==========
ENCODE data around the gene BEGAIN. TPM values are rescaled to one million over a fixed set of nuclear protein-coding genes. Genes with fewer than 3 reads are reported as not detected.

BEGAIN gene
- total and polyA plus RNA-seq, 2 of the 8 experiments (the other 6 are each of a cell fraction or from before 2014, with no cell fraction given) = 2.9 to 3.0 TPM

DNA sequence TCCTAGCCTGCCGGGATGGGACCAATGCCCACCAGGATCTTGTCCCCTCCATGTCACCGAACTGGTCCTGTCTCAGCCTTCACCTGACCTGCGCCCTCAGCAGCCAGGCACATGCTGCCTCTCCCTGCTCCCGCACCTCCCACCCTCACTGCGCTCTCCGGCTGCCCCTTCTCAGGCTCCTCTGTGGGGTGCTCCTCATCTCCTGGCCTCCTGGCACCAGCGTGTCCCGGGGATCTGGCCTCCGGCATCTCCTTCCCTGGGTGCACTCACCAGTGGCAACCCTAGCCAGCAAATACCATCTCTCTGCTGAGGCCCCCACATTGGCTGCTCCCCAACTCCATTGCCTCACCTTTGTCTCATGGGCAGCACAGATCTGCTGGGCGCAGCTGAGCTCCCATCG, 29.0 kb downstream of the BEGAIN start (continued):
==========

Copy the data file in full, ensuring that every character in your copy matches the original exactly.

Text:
ENCODE data around the gene BEGAIN. TPM values are rescaled to one million over a fixed set of nuclear protein-coding genes. Genes with fewer than 3 reads are reported as not detected.

BEGAIN gene
- total and polyA plus RNA-seq, 2 of the 8 experiments (the other 6 are each of a cell fraction or from before 2014, with no cell fraction given) = 2.9 to 3.0 TPM

DNA sequence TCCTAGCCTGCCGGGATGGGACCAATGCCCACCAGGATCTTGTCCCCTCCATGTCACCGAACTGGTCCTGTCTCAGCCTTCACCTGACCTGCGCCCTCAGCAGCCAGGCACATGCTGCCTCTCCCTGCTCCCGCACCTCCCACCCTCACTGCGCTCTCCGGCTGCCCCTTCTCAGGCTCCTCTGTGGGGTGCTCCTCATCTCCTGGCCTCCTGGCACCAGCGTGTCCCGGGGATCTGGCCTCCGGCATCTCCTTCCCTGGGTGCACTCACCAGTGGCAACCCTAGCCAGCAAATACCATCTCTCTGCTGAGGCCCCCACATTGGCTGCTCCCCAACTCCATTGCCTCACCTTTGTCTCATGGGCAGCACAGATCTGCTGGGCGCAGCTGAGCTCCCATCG, 29.0 kb downstream of the BEGAIN start (continued):